by Kevin Shiramizu // Photos by Dave Trumpore
When I started riding, everything was 8-speed and it worked pretty well. Then came 9-speed. Then came 10-speed. And yet all this time there was still a pesky thing in the way called the front derailleur. When I was younger and more spry, I would just hammer through on 1x8, 1x9, and 1x10 set ups. Now I’m a little older, a little more tired, and have to spend my money on things like paying off student loans for a useless degree and rent so the current crop of 1x11 options that work amazingly well are just out of my practical grasp. So I had high hopes for solutions like the BFC from Guerrilla Read More »
by Kevin Shiramizu // Photos by Dave Trumpore
When I started riding, everything was 8-speed and it worked pretty well. Then came 9-speed. Then came 10-speed. And yet all this time there was still a pesky thing in the way called the front derailleur. When I was younger and more spry, I would just hammer through on 1x8, 1x9, and 1x10 set ups. Now I’m a little older, a little more tired, and have to spend my money on things like paying off student loans for a useless degree and rent so the current crop of 1x11 options that work amazingly well are just out of my practical grasp. So I had high hopes for solutions like the BFC from Guerrilla Gravity to open up the range found in the expensive 1x11 systems and give my legs a fighting chance on the steep climbs in my area.
- 42-Tooth Cog
- 7075-T6 Heat Treated Aerospace Grade Aluminum
- Works With Most 11-36 SRAM and Shimano 10-Speed Cassettes,Displacing One Sprocket From Main Cluster
- Extra Wide Spline Interface Designed to Work with Aluminum Freehub Bodies
- Short/Tall Tooth Profile for 21 Shift Points and Immediate Gear Changes
- Additional 7 Chain Ramps for Extra Shift Boosting Every 0.14 Revolution
- Weight: 2.9-ounces (83 grams)
- MSRP: $90
Setup and Initial Impressions
Installing the BFC was a breeze after the stars aligned. Getting the stars to line up was another story. My previous set up was a hand-me-down SRAM XX cassette and a short cage X0 10-speed derailleur. Problems. The XX cassette is one piece through the spread so removal of the 17t cog is not an option to accommodate the BFC at the top of the cluster. After tracking down a SRAM 1050 cassette, I thought maybe I’d be all set. I threw the BFC and cassette on with the 17-tooth removed and then ran face first into the issue of the short cage derailleur not being able to clear the BFC. Big F-ing Cog indeed. So Guerrilla Gravity ever so kindly sent out a medium cage X9 to borrow and once that was in play, everything cleared. Sort of. Now that I had added a longer cage and a bigger cog, my chain was, like certain whistle loving rappers, too short. Fresh chain. So with a mid-range cassette, longer derailleur, and new chain, the BFC was installed and ran pretty much perfectly as expected in the bike stand. On this topic, it's worth pointing out that Guerrilla Gravity actually sells drivetrain upgrade kits that include the BFC, cassette, derailleur, shifter, chainring, and chain, or any combination thereof, at advantageous prices.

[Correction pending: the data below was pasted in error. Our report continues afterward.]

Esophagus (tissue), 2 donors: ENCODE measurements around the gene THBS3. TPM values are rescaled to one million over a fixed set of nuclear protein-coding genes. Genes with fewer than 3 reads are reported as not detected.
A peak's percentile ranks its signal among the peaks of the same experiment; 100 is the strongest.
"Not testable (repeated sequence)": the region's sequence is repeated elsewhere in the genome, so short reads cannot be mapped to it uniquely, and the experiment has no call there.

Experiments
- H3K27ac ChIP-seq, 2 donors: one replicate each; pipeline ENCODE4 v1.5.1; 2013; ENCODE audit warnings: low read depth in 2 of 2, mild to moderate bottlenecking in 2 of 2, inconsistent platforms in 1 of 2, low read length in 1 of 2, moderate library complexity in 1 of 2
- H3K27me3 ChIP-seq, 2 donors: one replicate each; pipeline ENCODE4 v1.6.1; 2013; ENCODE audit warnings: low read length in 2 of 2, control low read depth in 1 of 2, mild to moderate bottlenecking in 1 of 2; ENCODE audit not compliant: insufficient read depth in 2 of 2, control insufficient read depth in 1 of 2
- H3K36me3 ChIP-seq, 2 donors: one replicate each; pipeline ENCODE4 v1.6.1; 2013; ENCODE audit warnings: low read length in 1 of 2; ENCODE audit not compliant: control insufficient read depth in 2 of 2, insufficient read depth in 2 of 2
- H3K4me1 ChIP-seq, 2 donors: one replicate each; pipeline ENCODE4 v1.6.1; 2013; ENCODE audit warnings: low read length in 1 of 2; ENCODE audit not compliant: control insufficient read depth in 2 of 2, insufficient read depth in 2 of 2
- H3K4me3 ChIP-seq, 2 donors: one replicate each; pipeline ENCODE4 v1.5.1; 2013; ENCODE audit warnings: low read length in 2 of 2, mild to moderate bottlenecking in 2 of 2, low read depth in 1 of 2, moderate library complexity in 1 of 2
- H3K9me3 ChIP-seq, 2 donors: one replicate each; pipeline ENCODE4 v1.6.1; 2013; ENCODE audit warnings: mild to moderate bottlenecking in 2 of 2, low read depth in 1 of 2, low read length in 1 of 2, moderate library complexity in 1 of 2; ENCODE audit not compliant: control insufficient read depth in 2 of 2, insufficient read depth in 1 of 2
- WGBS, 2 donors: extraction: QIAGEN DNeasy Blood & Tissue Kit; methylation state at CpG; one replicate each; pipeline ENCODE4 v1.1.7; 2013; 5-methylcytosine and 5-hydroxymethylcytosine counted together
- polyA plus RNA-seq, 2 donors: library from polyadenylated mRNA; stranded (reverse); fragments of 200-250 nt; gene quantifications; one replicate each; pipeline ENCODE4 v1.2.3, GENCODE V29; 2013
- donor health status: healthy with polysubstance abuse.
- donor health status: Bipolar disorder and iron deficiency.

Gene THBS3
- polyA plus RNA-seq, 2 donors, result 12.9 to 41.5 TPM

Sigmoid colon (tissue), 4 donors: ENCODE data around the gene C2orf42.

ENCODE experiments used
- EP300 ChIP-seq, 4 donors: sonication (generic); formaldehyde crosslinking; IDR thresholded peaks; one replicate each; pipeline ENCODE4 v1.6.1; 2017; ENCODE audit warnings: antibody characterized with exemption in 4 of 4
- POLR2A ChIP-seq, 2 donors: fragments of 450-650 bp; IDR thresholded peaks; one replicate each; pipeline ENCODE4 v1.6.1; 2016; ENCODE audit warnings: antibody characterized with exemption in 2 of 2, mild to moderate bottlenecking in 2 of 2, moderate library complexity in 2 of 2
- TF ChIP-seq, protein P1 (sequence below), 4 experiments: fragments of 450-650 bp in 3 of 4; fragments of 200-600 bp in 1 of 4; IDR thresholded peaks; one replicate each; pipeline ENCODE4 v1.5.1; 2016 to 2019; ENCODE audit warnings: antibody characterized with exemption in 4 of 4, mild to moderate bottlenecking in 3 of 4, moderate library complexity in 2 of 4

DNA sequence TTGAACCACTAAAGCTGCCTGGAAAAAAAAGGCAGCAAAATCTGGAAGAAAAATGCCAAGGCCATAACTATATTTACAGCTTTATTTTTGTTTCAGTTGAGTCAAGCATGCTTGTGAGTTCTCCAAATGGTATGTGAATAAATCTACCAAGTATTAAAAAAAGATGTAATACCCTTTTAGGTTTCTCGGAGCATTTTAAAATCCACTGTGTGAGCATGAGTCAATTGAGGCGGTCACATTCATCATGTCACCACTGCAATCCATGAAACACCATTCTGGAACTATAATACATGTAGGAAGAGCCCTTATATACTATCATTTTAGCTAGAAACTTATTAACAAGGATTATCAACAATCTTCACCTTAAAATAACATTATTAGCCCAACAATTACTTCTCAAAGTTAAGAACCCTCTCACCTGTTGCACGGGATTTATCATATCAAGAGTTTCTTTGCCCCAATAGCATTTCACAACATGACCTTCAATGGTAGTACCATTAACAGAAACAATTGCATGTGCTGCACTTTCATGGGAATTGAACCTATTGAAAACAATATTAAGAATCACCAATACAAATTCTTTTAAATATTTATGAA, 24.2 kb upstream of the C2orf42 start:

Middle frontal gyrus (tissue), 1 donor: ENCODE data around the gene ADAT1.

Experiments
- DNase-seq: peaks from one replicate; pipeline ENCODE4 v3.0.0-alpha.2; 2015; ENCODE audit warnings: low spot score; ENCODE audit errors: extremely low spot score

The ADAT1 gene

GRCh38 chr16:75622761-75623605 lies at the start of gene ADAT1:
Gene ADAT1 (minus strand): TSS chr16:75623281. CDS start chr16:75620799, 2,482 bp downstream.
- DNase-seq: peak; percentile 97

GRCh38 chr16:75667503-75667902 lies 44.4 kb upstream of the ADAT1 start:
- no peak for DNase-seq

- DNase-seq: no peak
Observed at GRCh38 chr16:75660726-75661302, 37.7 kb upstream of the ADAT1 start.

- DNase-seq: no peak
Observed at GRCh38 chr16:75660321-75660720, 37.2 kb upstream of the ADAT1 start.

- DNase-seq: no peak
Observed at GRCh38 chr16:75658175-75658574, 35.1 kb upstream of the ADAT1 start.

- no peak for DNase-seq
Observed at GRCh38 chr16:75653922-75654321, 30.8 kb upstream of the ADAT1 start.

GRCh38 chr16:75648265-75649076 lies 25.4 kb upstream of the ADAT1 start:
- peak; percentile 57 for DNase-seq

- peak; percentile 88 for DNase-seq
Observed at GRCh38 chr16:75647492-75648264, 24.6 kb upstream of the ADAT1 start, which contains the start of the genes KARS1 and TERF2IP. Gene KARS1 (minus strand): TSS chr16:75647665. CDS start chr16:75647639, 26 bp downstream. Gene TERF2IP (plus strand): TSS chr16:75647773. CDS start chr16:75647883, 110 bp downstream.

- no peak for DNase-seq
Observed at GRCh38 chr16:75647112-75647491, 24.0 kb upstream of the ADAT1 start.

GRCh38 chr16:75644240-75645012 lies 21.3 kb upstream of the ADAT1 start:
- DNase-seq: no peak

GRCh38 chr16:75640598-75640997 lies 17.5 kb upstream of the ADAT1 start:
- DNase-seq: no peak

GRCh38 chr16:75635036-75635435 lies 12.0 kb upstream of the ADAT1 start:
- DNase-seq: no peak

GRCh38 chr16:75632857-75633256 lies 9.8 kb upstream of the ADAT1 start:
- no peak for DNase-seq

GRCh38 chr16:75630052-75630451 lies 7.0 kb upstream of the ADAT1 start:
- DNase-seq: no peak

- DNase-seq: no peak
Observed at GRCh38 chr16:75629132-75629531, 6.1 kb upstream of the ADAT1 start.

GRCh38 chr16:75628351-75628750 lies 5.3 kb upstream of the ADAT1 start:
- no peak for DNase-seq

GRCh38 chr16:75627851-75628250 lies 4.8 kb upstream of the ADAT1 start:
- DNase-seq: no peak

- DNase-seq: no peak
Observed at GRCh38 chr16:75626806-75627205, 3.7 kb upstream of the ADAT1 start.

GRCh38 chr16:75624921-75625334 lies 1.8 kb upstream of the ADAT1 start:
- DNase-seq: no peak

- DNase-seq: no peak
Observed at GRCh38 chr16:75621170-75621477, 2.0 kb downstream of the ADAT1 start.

On The Trail
The BFC does open up a lot more gear range on the trail and for that, my legs are thankful. A lot of my rides greet me fresh off the couch with 10-13% grades, and try as I have, there doesn’t seem to be a pleasant way up miles and miles of that kind of pitch. Bailouts tend to be big and the BFC lives up to its name. Jumping from a 36 to a 42-tooth means a lot more spinning and a lot less hammering to get me to the part of the ride that I actually care about, which is of course where things point back down those steep grades. I wasn’t magically flying up previously impossible climbs with the BFC but I was picking my way up stuff with less blown out legs at the top so it did the trick. As a flat-pedal rider, every little helps on the climbs.